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Encryption on the Back Burner

While security gets lots of attention, encryption devices still haven't caught on

12:20 -- For all the talk about security in storage today, only the largest organizations are using storage encryption appliances on their backed up data.

Network Appliance's latest earnings report underscores that fact. (See NetApp Reports Earnings.) NetApp's storage business hit on all cylinders last quarter - midrange and enterprise storage sales were strong, sales through IBM more than doubled from the previous quarter, iSCSI was included in more systems than ever before, and its new virtual tape libraries (VTLs) are making headway. Yet sales of NetApp's Decru encryption appliances disappointed.

Decru contributed barely 1 percent of NetApp sales, marking the second straight decline in quarterly revenues for the business unit that NetApp paid $272 million for in 2005. (See NetApp Buys Decru.) That was below NetApp's expectations, forcing the vendor to lower the forecast of Decru sales for the year.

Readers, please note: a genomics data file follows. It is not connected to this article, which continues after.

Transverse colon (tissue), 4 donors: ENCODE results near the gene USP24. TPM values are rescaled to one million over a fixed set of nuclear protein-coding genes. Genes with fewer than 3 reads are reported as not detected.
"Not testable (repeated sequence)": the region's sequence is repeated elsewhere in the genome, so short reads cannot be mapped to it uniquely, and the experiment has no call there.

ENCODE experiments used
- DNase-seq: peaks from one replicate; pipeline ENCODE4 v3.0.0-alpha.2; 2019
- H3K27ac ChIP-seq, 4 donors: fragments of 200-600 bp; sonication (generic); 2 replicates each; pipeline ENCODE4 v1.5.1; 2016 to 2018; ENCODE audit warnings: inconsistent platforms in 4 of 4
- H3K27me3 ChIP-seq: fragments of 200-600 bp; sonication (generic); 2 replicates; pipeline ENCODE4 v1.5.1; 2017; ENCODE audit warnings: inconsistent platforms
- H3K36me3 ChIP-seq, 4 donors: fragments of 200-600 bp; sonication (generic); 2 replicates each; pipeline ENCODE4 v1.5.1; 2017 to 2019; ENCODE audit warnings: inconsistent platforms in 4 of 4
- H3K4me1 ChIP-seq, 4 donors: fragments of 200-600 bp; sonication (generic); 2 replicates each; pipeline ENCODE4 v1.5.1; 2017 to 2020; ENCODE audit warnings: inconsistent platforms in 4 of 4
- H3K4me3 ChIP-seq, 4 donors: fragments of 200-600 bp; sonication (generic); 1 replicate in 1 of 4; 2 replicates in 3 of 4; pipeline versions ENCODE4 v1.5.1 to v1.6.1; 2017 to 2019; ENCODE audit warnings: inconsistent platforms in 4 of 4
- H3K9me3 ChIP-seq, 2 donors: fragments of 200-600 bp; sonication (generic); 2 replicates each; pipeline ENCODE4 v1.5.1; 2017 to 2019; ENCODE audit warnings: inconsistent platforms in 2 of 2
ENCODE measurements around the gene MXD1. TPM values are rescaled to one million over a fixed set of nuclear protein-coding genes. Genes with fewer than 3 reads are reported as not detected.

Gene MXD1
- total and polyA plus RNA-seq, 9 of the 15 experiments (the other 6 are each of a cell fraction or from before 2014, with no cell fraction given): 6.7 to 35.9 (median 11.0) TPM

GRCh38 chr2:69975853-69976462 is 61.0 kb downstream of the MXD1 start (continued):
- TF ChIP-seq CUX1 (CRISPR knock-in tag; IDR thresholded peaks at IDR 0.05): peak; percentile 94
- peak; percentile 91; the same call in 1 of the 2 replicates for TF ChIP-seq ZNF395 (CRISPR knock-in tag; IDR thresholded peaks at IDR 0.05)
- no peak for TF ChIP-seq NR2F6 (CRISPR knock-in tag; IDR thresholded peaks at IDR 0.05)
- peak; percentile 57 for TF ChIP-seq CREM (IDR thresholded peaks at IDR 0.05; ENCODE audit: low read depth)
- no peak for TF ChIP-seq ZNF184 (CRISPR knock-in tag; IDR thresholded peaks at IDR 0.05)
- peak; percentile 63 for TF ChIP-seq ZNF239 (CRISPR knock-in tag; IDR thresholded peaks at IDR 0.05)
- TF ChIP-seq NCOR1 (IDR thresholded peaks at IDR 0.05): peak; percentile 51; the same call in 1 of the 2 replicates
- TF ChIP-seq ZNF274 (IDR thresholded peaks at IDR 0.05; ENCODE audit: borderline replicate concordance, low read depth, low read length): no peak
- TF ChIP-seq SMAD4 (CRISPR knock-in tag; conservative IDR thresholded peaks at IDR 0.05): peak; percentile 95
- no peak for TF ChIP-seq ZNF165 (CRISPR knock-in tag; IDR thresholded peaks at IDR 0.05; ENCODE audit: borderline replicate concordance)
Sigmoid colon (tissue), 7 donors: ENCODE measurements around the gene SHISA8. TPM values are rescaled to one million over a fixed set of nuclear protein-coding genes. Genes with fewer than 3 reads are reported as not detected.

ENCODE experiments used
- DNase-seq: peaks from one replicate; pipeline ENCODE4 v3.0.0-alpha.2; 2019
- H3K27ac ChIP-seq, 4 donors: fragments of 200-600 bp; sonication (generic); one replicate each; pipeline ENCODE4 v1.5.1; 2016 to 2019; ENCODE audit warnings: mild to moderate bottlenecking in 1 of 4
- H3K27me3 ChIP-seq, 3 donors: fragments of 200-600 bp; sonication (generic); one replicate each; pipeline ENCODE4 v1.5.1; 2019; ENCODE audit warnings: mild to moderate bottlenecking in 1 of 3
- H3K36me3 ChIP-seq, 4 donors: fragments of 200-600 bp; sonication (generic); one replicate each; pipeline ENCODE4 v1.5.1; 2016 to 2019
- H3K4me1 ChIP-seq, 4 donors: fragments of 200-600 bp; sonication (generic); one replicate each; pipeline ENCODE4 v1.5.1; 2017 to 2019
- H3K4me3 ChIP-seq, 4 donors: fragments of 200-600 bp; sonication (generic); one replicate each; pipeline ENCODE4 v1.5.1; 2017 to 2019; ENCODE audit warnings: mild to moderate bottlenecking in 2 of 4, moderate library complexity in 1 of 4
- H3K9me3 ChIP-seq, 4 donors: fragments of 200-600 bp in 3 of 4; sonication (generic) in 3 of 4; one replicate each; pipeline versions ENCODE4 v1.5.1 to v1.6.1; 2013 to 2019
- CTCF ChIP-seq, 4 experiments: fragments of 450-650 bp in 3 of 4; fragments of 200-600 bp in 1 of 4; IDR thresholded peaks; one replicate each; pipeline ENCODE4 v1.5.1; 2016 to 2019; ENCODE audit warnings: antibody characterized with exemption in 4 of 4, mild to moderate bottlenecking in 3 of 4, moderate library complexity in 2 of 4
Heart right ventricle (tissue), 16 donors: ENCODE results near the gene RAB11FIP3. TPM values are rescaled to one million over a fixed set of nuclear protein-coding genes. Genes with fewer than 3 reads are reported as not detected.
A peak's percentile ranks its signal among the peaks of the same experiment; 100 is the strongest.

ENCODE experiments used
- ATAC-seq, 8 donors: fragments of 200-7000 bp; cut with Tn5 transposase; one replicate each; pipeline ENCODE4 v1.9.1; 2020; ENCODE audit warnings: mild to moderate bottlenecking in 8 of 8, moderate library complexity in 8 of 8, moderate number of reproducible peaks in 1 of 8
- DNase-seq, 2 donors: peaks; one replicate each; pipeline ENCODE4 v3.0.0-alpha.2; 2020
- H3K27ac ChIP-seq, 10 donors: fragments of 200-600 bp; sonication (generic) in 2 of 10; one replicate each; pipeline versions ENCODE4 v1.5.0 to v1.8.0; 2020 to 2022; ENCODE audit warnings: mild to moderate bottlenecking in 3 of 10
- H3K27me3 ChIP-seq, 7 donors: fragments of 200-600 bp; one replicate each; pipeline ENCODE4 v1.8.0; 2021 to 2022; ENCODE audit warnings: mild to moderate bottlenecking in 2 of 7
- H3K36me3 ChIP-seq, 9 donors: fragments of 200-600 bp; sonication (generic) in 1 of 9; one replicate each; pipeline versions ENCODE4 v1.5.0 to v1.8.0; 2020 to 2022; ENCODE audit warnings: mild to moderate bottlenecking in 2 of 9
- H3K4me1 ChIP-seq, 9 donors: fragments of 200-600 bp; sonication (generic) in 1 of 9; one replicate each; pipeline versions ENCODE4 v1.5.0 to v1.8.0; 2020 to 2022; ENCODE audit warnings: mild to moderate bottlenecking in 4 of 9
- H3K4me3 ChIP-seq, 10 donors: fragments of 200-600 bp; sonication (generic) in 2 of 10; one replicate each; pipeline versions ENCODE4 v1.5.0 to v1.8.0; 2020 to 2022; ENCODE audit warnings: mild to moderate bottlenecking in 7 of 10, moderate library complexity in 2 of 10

NetApp CEO Dan Warmenhoven said most of NetApp's top enterprise accounts use Decru encryption, but he calls the encryption business "lumpy" –- financial-speak for inconsistent. He also says NetApp isn't losing deals to competitors, but organizations are holding off buying for now. And that makes sense. It's hard to believe the other major competitor, privately owned NeoScale, is doing substantially better than NetApp-backed Decru. And a report released last week by a security and privacy research firm says only 6 percent of companies routinely encrypted backup data last year. (See Encryption Set to Go Mainstream and NeoScale Faces Up to 4-Gig Encryption.)

NetApp execs say would-be customers are holding off while evaluating tape drives with built-in encryption and new LTO-4 tape drives. (See Sun Encrypts Tape Drive and IBM Security Answer: Tape It Up.) A lack of key management standards is also considered an obstacle to encryption devices. (See Multivendor Management Locked Up.)

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